Mask wearing and oxyhemoglobin saturation effects during exercise
(1) Williamston High School, Williamston, Michigan (equal contribution), (2) Williamston High School, Williamston, Michiganhttps://doi.org/10.59720/21-117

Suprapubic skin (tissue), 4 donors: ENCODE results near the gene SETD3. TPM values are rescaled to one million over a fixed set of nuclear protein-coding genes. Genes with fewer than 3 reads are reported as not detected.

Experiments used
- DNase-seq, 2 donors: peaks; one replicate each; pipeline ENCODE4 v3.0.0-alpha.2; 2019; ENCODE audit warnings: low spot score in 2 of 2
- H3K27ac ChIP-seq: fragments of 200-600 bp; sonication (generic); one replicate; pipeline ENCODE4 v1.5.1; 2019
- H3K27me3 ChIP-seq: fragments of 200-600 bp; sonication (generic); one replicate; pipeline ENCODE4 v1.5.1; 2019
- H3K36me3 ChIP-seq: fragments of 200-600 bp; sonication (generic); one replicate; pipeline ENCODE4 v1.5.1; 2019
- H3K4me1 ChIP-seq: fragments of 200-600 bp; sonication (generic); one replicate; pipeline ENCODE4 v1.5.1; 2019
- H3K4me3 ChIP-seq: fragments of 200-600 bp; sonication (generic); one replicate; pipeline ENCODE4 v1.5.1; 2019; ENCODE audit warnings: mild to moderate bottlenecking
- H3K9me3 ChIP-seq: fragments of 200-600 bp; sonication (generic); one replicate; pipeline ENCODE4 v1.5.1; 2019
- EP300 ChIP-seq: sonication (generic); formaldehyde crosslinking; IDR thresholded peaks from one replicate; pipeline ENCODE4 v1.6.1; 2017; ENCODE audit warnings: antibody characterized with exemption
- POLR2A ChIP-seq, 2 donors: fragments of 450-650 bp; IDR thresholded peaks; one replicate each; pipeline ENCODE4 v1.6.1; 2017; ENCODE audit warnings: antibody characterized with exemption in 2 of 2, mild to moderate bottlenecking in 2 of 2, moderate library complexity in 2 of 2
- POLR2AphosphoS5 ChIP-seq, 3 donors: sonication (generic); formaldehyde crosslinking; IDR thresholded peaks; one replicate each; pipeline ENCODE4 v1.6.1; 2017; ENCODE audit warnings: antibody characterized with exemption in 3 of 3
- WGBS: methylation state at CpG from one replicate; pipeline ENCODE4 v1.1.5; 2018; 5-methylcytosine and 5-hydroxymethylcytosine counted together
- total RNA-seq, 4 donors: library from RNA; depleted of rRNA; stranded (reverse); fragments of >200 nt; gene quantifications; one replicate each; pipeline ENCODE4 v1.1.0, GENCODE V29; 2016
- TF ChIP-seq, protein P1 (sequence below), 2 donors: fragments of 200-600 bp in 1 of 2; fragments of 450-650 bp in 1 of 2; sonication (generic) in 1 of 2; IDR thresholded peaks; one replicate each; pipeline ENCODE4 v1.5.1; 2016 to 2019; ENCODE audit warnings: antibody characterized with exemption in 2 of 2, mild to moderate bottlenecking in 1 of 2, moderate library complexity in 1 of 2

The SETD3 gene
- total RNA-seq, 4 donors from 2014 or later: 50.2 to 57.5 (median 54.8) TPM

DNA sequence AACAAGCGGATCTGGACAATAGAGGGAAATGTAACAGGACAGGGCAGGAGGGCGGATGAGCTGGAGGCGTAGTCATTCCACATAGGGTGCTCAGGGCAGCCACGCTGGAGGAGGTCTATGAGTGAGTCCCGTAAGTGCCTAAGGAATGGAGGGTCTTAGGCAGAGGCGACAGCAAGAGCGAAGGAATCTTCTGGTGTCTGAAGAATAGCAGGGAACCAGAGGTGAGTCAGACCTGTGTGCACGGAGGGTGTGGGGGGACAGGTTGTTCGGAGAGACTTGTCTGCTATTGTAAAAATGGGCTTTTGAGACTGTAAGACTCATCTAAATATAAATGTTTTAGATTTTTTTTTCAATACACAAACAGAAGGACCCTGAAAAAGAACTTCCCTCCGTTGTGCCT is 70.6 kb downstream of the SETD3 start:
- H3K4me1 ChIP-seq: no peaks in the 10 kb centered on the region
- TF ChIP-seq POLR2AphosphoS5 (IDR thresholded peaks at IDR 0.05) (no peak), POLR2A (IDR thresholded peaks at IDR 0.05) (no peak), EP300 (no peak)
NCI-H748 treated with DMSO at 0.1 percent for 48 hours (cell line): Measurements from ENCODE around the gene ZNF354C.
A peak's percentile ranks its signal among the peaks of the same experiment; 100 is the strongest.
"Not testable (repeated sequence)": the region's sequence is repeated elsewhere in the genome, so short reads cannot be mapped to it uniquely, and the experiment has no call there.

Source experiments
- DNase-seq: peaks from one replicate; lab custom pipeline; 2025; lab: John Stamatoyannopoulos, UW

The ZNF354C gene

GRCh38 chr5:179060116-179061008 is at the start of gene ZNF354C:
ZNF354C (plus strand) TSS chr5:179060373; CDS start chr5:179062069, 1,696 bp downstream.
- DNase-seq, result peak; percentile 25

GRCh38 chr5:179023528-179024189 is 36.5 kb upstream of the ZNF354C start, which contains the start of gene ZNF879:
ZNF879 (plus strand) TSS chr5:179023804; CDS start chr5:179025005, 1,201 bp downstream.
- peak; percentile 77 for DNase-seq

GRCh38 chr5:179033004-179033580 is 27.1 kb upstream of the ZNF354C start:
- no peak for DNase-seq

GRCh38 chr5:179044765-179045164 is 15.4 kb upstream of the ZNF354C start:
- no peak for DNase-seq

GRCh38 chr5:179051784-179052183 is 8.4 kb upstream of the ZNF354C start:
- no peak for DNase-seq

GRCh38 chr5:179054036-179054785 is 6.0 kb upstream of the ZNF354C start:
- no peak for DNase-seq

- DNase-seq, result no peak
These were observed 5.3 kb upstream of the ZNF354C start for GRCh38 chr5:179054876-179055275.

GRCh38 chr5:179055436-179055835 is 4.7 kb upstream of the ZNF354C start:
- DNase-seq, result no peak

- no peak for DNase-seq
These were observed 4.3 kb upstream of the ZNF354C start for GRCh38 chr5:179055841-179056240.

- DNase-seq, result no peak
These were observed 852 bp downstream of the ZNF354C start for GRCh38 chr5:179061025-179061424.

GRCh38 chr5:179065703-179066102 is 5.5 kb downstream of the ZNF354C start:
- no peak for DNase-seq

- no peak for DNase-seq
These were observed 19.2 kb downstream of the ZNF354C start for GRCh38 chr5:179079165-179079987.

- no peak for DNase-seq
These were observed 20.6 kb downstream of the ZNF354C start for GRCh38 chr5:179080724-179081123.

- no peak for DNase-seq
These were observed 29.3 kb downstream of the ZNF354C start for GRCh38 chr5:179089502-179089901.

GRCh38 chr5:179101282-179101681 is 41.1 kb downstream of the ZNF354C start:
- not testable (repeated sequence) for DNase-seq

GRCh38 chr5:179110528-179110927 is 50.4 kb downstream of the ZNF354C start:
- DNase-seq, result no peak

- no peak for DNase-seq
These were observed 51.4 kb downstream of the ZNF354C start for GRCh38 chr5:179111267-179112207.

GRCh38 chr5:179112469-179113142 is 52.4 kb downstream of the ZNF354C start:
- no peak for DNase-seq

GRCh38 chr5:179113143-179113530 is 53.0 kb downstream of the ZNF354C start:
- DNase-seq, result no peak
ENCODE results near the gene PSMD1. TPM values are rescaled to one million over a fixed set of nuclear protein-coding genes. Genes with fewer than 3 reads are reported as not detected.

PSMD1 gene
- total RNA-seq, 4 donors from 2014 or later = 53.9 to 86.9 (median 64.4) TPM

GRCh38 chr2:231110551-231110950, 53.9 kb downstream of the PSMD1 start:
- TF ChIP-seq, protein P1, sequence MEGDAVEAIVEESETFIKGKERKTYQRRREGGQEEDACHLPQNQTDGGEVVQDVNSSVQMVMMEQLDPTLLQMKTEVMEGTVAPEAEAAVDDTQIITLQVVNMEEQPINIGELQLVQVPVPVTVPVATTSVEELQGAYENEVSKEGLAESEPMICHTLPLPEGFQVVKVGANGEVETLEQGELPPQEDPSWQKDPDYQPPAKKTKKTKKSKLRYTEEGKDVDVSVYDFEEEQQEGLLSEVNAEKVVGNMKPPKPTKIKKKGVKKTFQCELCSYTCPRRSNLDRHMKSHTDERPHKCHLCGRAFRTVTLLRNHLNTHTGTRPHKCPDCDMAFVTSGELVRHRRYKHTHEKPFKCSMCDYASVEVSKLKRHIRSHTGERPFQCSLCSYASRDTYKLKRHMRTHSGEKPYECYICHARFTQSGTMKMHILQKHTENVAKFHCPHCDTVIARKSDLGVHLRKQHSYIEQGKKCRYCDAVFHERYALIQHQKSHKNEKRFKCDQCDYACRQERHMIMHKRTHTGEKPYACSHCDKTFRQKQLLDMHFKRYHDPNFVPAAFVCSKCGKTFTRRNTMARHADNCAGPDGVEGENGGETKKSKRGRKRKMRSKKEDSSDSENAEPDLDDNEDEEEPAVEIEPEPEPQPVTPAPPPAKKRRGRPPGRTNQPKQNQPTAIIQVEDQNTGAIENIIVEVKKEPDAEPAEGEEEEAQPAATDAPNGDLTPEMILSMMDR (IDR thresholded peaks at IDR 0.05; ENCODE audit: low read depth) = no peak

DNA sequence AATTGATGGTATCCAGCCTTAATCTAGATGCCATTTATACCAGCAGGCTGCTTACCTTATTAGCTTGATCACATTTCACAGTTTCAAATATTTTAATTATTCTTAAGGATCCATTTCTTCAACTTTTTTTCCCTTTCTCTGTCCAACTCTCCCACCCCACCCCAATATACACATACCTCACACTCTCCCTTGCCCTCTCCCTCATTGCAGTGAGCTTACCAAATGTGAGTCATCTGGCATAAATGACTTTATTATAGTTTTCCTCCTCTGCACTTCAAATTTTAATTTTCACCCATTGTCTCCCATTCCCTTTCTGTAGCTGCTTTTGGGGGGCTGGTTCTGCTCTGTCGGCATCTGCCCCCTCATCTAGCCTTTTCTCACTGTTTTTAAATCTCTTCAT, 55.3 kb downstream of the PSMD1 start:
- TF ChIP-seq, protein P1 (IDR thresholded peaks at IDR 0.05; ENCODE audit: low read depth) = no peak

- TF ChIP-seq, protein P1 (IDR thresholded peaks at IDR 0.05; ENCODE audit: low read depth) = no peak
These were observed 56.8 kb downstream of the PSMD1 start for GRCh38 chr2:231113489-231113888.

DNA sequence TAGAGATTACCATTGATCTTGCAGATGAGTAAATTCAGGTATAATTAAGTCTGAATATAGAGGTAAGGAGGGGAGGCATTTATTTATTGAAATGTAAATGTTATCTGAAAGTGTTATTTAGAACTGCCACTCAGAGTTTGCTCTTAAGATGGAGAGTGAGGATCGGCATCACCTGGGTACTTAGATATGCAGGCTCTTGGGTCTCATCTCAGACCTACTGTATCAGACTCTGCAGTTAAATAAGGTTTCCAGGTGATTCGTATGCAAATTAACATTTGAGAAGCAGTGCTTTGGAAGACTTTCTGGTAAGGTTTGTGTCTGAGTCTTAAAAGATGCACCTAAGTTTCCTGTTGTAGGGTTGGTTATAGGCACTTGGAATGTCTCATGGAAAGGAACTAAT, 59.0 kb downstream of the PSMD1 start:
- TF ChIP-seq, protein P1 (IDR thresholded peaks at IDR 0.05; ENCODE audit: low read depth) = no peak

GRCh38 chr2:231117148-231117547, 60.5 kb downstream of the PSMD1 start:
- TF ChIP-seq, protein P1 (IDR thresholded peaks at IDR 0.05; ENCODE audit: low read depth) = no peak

Wearing face masks has become a common occurrence in everyday life and during athletics due to the spread of diseases. Hemoglobin transport is a key process that occurs when oxygen is carried to surrounding organs and tissues. During exercise, hemoglobin increases but the amount of oxygen may not increase which is why percent saturation of hemoglobin (SpO2) drops. We had 30 subjects run on a treadmill at 6 miles per hour 3 separate times, with no mask, a cloth mask, and an elevation mask. They were separated into 3 groups based on fitness, and their SpO2 levels were measured 3 times throughout the run. We wanted to see if masks would affect blood percent saturation of hemoglobin (SpO2). To analyze our data, we used Statistical Analysis Software (SAS), and compared data with an F-test (specifically, General Linear Models). Our data analysis showed that mask type, time, and the interaction of mask type and time were significant. Although, the impacts of fitness group, and the interaction of fitness and mask type were not significant. Our results allow athletes to understand the differences between training and competing with and without a mask. In summary, our study found that masks heavily impede oxygen transport in the blood, regardless of physical ability.
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